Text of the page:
Starting with the chapter 10 of Genesis we read the genealogies of the descendants of Noah. These may seem tedious and meaningless but they’re there for a reason. These genealogies show us that the stories of the patriarchs are not some mythology set in a foggy past, but set in real places with real people. Noah and his sons are not created characters that only exist to serve the narrative that the writer of Genesis is trying to construct. They really existed and that is one of the reasons the writer traces their lineage.
Then in chapter 11 we see the famous, or better yet the infamous, story of the Tower of Babel. The main takeaway from this story is the prideful nature of the builders and how they planned to build a tower to heaven to “make a name for ourselves” and yet ironically they are only remembered as pompous and unnamed characters in the morality tale of Babel. Their attempt to make a name for themselves is foiled, but at the end of this chapter we are introduced to one of my favorite characters in the Old Testament, a man who would have a name made for him by God and made the father of the nation that brought forth the messiah. The humility and faithfulness of Abraham is a sharp contrast with the pompous pride of the builders of the Tower of Babel.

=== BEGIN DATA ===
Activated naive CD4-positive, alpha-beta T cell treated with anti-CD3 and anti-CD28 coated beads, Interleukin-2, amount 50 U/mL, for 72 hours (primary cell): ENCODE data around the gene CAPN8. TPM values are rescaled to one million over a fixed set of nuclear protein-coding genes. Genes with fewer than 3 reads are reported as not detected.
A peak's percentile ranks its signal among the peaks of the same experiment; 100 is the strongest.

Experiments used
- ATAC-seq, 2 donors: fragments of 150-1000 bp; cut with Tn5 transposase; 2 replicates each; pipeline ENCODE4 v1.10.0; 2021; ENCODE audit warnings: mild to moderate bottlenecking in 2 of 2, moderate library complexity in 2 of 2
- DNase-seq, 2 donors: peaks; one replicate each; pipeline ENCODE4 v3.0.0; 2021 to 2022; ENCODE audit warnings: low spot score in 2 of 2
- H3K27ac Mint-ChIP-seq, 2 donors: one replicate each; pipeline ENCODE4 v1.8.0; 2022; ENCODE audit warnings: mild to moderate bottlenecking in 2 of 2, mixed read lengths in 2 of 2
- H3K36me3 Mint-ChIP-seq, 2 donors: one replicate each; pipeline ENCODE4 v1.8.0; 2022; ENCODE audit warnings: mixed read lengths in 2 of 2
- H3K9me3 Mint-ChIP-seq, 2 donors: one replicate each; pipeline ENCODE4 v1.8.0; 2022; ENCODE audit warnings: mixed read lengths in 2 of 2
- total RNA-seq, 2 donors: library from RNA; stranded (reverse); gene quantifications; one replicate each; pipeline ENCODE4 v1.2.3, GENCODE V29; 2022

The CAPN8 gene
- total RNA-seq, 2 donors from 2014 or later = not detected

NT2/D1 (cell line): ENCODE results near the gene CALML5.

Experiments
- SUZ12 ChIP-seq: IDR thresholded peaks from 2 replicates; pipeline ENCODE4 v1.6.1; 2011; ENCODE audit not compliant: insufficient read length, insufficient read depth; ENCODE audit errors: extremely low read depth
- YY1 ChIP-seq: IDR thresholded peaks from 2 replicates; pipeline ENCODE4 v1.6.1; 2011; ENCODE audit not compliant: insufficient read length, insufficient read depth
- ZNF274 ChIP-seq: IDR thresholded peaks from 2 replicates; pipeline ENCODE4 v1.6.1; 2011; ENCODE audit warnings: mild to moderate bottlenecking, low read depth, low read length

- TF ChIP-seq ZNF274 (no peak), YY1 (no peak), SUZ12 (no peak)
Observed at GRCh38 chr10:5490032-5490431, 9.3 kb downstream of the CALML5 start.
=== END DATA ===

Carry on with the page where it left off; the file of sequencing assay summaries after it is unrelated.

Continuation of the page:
Psalm 5 is another of King David’s beautiful songs of trust in God. He pleads for protection from his enemies, but always reminds himself and us, that God will be with him no matter what.
In the 5th chapter of Mathew we cover a lot of territory, but probably the most well known parts of the Gospels is the beginning of this chapter. The sermon on the mount is significant in many ways and it is the first of five discourses given by Jesus in the Gospel of Mathew. It’s said that because Mathew’s intended audience was Jewish converts to Christianity, he strictures these five discourses to reflect the five Books of Moses contained in the beginning of the Old Testament. Many times in Mathew’s gospel he sets scenes that remind us of Moses, and this is most likely to show Jesus is the one prophesied in Deuteronomy as the one greater than Moses.
At the beginning of this chapter Jesus brings the disciples up the mountain to deliver the new law as He regularly says “you have heard it said… but I say to you.” This elevation of the law contrasts with Moses coming down the mountain to deliver the old law at Mount Sinai.
“The mountain signifies the higher precepts of righteousness, for the precepts given to Israel were lower. God gave lesser laws to those requiring the bonds of fear, but higher laws to those ready to be set free by love.
The higher precepts are for the kingdom of heaven, just as the lower precepts were for a kingdom on earth.”
-St. Augustine, On the Sermon on the Mount